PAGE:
The current political climate has led to all sorts of strange outcomes, such as a government shutdown. But it's also created strange bedfellows, and perhaps nowhere is this more evident than in alliances formed over reforming mandatory prison sentences.
A bill reducing mandatory minimum sentencing in certain nonviolent drug cases introduced this week by Reps. Bobby Scott, D-Va., and Raul Labrador, R-Idaho, speaks to the coalition-building among the Left and the Right. It mirrors a bill introduced by Sens. Dick Durbin, D-Ill., and Mike Lee, R-Utah. The bill has received backing from groups as diverse as Heritage Action, the American Civil Liberties Union, and the NAACP.
A Senate committee held a hearing September on another measure from Sen. Rand Paul, R-Ky., and Senate Judiciary Chairman Patrick Leahy, D-Vt., which would give judges greater flexibility in departing from mandatory minimums when they sentence those convicted of federal crimes.
"That hearing was really illustrative of where we're at—you had a hearing called by a Democratic chair and you had three Republican witnesses on the panel, and essentially, at one point or another, all three witnesses are essentially saying the same thing," said Molly Gill, legislative counsel for Families Against Mandatory Minimums.
The growing concern about mandatory minimums among those on the right opposed to excessive regulations and government spending and those on the left who have long been pushing for reform has enabled the issue to gain traction. It is especially noteworthy, given the wide partisan gap these days in Congress on many issues.
"Just with the sequester and the budget troubles and everything, money is a lot more important these days, and I think criminal-justice spending isn't this sacred cow it used to be," Gill said. "Now, there are no sacred cows. We have to look at everything, including this pool of criminal-justice money, and are we spending it wisely."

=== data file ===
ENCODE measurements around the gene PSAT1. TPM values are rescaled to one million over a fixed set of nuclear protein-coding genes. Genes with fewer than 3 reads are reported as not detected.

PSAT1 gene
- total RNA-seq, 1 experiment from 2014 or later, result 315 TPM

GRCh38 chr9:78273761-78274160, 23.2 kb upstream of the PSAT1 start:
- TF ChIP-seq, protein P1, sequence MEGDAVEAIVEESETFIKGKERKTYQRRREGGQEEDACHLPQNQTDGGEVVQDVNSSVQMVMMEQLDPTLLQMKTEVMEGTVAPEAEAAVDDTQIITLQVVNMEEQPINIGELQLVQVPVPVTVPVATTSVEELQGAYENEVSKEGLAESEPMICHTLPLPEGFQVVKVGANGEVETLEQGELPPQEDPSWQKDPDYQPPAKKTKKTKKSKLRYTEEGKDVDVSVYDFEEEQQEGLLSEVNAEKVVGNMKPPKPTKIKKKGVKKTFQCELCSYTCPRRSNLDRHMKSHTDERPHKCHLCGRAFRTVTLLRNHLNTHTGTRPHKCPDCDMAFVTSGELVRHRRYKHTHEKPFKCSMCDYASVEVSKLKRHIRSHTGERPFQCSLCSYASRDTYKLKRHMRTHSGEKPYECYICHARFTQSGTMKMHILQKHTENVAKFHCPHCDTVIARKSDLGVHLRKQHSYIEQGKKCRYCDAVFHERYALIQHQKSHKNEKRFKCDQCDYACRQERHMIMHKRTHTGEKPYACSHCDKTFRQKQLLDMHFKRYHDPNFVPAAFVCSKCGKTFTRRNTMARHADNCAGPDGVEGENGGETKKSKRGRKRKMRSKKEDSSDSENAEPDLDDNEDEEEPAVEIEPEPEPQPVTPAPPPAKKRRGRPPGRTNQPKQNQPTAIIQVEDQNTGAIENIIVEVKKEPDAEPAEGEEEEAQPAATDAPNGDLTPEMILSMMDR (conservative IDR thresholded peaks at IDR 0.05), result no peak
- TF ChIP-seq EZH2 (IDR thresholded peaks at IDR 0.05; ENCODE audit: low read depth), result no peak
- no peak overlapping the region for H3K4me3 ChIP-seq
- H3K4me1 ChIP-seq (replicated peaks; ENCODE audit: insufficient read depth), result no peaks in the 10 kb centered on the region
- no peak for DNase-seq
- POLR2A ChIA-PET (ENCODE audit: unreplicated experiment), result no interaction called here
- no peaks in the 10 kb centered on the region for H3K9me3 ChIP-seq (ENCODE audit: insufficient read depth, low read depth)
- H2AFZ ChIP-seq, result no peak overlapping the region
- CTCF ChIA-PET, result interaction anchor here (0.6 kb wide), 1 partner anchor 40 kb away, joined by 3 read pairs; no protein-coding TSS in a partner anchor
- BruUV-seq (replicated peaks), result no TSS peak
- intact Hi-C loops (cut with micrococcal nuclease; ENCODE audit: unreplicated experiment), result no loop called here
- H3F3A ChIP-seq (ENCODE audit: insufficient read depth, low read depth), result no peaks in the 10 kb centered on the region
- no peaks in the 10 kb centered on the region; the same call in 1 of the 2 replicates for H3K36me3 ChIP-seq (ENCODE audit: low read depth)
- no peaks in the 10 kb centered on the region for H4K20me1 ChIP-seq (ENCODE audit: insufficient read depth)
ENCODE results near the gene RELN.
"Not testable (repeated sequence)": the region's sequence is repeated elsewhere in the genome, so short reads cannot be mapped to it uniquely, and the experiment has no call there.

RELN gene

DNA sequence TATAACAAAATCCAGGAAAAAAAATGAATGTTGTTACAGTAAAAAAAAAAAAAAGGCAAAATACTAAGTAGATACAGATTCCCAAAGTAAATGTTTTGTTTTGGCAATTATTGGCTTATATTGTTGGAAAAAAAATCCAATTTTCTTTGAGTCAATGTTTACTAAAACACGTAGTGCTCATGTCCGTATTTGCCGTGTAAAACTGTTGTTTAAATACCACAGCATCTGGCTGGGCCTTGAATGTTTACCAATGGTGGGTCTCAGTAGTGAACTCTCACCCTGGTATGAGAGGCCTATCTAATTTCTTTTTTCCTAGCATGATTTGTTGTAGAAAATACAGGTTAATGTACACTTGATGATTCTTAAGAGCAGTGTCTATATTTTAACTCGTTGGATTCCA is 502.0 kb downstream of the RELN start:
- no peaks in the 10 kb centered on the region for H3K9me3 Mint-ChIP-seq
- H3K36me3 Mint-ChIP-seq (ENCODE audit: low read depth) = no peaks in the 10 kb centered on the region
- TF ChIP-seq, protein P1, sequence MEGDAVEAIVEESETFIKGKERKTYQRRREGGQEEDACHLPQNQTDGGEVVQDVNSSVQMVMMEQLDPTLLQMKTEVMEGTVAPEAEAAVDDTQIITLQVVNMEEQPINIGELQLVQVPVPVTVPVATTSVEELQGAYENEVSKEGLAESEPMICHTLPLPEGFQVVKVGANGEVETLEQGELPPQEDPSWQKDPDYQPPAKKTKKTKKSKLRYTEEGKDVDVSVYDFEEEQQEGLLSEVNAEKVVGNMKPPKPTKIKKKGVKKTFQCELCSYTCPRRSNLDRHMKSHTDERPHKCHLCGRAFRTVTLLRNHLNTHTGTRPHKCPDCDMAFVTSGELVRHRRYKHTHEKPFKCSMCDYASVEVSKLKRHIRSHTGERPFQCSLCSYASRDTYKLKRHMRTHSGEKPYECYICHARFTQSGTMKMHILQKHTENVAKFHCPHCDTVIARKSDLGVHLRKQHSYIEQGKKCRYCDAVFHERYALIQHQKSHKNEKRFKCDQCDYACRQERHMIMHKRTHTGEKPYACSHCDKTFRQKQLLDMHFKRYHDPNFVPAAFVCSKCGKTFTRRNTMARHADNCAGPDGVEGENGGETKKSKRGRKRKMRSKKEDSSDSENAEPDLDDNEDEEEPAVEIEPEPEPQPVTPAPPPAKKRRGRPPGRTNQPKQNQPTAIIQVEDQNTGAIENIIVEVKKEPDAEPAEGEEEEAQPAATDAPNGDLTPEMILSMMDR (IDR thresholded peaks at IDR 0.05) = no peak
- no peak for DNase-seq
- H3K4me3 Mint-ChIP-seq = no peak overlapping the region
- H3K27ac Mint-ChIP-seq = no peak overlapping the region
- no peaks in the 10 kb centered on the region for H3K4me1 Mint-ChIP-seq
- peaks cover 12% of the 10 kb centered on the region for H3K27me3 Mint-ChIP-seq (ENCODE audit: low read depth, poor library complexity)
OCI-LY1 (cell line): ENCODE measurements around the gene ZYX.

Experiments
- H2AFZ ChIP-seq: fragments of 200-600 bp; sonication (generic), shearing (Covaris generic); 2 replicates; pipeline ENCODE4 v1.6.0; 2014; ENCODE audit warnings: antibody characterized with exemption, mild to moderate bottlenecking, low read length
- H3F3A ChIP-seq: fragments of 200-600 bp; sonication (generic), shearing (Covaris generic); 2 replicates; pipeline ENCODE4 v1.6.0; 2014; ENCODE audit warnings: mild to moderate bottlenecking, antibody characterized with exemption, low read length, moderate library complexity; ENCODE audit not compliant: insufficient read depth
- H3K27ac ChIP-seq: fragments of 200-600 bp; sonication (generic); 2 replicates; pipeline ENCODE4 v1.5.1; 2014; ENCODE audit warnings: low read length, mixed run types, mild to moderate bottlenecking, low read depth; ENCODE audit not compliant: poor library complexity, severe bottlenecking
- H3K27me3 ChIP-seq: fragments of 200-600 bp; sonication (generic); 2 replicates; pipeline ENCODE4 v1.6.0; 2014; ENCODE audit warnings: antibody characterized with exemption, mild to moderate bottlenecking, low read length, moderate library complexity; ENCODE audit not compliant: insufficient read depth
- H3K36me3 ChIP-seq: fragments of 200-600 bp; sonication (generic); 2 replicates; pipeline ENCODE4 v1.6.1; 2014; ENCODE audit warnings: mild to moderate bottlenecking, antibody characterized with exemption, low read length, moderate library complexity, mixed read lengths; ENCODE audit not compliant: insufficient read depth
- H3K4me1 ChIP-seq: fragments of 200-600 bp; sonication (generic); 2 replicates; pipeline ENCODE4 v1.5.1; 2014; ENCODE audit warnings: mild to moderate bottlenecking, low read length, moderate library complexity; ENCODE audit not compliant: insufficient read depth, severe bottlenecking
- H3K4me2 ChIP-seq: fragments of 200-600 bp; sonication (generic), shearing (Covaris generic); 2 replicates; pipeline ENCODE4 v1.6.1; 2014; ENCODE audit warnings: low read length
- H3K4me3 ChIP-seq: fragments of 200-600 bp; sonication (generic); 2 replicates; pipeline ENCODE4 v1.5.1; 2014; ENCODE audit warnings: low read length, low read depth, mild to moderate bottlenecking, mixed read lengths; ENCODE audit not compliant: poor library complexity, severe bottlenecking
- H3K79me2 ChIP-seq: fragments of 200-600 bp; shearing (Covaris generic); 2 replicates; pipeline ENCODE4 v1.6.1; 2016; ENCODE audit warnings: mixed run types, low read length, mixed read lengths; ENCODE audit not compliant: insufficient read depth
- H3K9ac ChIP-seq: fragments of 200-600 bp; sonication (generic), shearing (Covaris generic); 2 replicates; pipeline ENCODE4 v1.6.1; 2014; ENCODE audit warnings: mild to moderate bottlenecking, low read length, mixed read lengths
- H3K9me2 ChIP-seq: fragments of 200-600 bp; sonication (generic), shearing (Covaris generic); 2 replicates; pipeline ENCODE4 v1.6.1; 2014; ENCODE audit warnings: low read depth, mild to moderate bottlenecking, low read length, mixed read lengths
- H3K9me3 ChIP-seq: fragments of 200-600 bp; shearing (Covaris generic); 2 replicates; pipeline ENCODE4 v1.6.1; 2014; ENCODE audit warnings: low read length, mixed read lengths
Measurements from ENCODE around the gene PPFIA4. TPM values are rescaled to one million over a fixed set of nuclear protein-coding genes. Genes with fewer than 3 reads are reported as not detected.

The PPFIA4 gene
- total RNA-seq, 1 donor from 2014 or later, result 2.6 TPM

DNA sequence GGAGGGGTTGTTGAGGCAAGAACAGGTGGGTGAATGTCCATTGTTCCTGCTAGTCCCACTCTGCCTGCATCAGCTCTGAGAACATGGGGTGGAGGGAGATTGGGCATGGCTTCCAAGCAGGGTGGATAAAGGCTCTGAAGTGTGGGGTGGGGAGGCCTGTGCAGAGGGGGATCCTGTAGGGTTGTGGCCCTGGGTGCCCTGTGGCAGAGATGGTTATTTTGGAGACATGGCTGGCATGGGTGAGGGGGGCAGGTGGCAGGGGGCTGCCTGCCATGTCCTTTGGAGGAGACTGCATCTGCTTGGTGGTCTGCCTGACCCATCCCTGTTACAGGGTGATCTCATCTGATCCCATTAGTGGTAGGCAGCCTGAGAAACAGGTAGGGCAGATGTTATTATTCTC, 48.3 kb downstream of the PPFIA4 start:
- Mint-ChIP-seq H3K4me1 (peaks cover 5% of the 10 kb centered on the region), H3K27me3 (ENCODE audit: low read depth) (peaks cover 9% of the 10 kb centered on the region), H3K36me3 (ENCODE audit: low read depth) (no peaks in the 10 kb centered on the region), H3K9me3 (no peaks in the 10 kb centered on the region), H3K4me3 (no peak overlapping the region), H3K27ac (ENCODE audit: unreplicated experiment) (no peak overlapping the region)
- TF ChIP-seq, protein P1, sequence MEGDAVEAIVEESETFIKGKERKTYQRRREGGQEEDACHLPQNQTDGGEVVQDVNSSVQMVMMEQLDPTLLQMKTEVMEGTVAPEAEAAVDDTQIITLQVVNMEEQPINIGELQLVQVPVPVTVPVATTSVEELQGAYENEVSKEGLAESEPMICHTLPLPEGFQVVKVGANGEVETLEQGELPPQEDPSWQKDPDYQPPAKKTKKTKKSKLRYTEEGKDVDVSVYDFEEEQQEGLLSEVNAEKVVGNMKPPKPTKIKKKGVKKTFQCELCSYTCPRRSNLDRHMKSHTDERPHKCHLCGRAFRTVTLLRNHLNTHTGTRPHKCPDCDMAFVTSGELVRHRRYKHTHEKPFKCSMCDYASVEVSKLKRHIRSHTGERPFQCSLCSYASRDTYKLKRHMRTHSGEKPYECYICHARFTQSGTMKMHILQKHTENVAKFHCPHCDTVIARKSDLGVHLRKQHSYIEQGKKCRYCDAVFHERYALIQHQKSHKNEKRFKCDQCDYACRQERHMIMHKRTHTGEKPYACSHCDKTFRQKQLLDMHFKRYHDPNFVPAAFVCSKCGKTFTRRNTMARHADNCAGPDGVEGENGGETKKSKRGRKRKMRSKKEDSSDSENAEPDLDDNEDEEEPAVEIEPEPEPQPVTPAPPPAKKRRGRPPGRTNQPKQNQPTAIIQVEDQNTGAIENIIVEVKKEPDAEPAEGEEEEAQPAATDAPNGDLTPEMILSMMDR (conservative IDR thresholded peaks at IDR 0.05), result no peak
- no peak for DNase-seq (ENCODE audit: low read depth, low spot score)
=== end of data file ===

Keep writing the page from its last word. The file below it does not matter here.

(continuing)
The federal inmate population has been on the rise. The population in the custody of the Bureau of Prisons grew by 13 percent between 2006 and 2012. The share of the Justice Department's budget that goes to the prisons has likewise grown; 15 years ago, 14 percent of DOJ's budget went to the bureau. For 2013, the prisons requested an amount that equaled 26 percent of the Justice Department budget.
Advocates also say mandatory minimums don't help reduce crime and that they disproportionately hurt the black community. Attorney General Eric Holder, who has said the Justice Department would seek to scale back pursuing mandatory minimums for low-level drug offenders, has said "unwarranted disparities are far too common."
"Traditionally, the 'tough on crime' sound bite carries the day overwhelmingly," said Scott, a senior Democrat on the House Judiciary Committee. "And now, people are beginning to notice and beginning to consider what kind of impact that will actually have on crime, and is this a cost-effective way of dealing with crime."
Labrador, also a member of the Judiciary Committee, said the intention is not to "be soft on crime. What we want to do is be smart on crime." The growing concern over civil liberties has also gained traction among those on the right.
"You have a younger crop of congressmen and women who also have some pretty strong civil-liberties ideas on the conservative side, where the issues of liberty and privacy have become quite important to some Republicans," Labrador added.
There are some on the Hill who still support mandatory minimum sentencing as essential to fighting crime, such as Sen. Chuck Grassley, R-Iowa. But the voices pushing back against reform aren't an overwhelmingly loud chorus.
Now that the House and Senate have identical bills in play, it becomes a question of time to move them through. The legislative calendar for the remainder of 2013 is short, but advocates want to see the meaasures move through the Senate by the end of the year.
This article appears in the November 1, 2013 edition of NJ Daily.
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